That song is called “We Are Giants”, and it is the only other vocal track on the album. Lyrics here are sung by Dia Frampton who is sadly rather wasted in this role just as Hale was in “Shatter Me”. But what makes this song the best on the album is not the star power; it’s what the song has to say. For one, the lyrics are simple and make sense, and they convey something that goes back to Lindsey’s beginnings as an aspiring star, as a person wanting to break out of the mold set by modern music industries and who was willing to do so in order to do what she wanted to do: "Do you feel like you're second-hand?/ Do you feel you're afraid to stand alone?/ Cut away every safety net./ Live your life so you won't regret the road./ Feels like you’re just standing there so small,/ Just the space between the stars./ Don’t be afraid to risk it all/ Cause we are,/ we are,/ We are giants… Raise your flag; let your voice be heard/ Put your heart into every word you say./ All your failures' a cornerstone/ Build a house with the things you've thrown away./ Feels like you’re just standing there so small,/ Just the space between the stars./ Don’t be afraid to risk it all/ Cause we are,/ we are,/ We are giants"

This is the Lindsey Stirling that the fans all know and love; what the song says here is exactly what she did after Talent. People told her that she wouldn’t succeed, and what did she do? She cut herself off from the suits and studio execs and became independent. She raised herself up, she let her voice be heard, she remained true to herself, and she took risks. That kind of message resonated far more with me upon first listening than the one conveyed in “Shatter Me”. And that’s not to say that “Shatter Me” did not mark an important development in Lindsey’s personal life, but given that the emphasis of the album and the tie-in tour that Lindsey did for it was on “Shatter Me”, with “Giants” almost as a kind of afterthought (it is the last track on the album, connoting a disinterest or “less”-ness in regards to its placement within the lineup) emphasizes the direction that Lindsey is currently taking, and it’s one that I am not happy about. Lindsey’s current message is less about building yourself up on your own terms and more about being bold, being powerful; both messages are clearly Lindsey Stirling and both are powerful and important, no question, but “Giants” conveys its message more clearly and it resonates more with me as a fan of her work than “Shatter Me”.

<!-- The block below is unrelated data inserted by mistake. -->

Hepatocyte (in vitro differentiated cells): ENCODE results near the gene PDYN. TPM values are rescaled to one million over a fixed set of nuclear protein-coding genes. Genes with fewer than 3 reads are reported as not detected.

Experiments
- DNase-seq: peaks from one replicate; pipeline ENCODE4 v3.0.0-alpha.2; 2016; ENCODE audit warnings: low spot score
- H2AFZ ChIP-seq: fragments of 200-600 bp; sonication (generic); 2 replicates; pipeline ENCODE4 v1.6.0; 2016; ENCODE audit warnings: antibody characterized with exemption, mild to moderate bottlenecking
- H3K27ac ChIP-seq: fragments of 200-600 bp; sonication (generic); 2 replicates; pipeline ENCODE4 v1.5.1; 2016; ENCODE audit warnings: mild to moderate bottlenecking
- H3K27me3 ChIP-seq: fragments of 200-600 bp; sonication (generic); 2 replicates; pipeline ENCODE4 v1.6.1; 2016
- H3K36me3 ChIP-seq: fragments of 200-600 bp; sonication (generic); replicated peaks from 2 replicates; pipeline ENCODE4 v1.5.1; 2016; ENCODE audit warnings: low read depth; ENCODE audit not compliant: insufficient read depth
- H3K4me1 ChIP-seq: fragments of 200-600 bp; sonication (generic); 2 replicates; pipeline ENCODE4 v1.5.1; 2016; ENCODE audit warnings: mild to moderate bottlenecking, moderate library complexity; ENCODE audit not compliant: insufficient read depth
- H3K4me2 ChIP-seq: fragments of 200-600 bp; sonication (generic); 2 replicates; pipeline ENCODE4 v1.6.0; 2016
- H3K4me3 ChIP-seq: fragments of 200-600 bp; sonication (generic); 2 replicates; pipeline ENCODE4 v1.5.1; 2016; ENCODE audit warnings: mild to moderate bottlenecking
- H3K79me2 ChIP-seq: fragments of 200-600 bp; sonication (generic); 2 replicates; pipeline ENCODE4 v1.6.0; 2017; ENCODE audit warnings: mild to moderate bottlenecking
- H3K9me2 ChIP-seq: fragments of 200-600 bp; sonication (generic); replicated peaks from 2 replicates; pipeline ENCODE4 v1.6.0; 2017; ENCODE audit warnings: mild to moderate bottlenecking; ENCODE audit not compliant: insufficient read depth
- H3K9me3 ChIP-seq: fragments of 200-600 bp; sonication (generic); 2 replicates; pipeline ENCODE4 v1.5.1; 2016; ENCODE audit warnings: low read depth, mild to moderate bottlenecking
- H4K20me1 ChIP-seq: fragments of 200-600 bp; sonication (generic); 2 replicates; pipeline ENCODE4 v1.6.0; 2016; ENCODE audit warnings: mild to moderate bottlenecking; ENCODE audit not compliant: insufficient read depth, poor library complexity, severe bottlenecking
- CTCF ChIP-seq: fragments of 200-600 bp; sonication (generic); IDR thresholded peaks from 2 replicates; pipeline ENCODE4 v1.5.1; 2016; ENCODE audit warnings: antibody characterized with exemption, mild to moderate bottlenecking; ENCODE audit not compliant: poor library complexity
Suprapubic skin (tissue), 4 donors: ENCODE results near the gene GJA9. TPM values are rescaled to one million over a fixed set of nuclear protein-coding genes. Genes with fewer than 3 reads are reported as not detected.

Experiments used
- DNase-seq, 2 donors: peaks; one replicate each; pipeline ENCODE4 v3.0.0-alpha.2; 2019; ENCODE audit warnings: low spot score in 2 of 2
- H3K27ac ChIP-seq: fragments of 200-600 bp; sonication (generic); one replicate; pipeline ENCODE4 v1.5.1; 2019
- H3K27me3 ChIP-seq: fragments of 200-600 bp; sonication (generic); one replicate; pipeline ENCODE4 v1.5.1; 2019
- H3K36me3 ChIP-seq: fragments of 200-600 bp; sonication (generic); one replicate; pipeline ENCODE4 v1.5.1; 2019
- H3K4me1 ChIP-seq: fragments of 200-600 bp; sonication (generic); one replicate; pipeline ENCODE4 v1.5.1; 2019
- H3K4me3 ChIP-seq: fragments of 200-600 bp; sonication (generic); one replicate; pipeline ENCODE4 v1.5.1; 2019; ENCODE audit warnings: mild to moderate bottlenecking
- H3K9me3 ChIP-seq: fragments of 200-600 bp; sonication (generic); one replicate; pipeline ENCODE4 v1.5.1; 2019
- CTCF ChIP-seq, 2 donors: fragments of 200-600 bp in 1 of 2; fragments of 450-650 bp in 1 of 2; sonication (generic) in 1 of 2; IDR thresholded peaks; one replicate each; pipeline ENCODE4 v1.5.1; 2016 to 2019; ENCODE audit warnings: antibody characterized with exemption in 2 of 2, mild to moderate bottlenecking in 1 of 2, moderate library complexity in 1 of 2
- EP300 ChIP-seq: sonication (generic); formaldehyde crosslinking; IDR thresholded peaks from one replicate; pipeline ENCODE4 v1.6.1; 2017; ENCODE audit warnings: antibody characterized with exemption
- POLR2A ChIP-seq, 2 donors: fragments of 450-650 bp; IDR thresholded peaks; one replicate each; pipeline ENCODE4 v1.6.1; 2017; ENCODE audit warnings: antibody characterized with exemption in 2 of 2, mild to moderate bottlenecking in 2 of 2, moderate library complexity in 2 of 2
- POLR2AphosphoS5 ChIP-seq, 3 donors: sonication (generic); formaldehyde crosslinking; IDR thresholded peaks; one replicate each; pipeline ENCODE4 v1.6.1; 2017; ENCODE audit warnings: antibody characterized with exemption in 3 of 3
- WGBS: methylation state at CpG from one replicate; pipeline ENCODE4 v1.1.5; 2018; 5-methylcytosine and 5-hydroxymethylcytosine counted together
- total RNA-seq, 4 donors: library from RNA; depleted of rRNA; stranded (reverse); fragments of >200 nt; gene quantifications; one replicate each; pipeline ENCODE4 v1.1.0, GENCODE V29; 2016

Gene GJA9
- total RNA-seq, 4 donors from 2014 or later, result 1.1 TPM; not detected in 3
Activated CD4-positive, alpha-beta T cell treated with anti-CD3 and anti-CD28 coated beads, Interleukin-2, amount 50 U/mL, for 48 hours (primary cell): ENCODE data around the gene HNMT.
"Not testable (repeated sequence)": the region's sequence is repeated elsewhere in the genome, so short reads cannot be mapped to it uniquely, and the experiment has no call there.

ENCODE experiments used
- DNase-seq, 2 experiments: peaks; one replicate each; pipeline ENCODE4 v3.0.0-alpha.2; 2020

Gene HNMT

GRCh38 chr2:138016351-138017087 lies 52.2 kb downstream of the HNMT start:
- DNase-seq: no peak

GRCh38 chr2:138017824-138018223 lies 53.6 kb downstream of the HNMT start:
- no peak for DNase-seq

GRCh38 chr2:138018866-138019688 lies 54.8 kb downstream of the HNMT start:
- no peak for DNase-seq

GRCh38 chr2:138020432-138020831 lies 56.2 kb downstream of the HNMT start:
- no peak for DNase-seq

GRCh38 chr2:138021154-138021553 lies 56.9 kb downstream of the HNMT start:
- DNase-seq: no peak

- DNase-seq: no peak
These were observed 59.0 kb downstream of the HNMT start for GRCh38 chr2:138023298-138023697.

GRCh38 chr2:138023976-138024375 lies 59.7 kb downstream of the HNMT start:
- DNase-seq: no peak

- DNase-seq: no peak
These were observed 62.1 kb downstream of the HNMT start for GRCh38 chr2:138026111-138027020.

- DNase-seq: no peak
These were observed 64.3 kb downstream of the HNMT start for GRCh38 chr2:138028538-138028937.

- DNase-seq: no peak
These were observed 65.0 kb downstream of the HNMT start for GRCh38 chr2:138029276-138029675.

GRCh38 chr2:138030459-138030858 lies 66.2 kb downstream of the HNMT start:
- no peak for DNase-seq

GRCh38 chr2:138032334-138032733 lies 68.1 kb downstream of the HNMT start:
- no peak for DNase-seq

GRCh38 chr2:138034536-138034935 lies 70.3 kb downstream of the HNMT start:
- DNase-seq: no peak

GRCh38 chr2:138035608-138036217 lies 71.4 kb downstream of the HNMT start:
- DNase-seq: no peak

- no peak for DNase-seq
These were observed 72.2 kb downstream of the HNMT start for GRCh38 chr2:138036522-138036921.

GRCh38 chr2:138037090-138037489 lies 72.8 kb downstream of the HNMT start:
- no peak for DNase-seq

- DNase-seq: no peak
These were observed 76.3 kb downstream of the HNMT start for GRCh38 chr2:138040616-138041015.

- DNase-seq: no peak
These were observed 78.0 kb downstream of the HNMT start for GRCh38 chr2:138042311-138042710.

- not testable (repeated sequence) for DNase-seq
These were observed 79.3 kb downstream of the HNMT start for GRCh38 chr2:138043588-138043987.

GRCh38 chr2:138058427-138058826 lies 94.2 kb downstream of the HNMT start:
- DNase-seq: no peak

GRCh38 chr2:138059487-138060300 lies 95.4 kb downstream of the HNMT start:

On the YouTube front, things have become stagnant. Sure, “Stars Align”, “Shatter Me”, and several other songs from both of her albums have received video treatment, but in terms of releasing new music along with appropriate music videos, Lindsey has not released a new video with new material since last years’ Christmas song… or so we all thought. See, in a really strange coincidence, Lindsey put up a new video of her cover of the new Dragon Age: Inquisition video game music literally a day after I wrote out the first draft of this paper! Was this the fates vying for my attention and trying to rekindle my loyalty towards Lindsey? I don’t know, but the video itself was beautiful to look at even if the music was not Lindsey’s best. Still, it is new material, so I must addendum this section of the paper to reflect that. That said, prior to this release, her content only included songs that we had all heard before, and the videos for them make little sense to me, often coinciding with the titles of the works and nothing else about them beyond that (e.g. “Master of Tides”, “Stars Align”).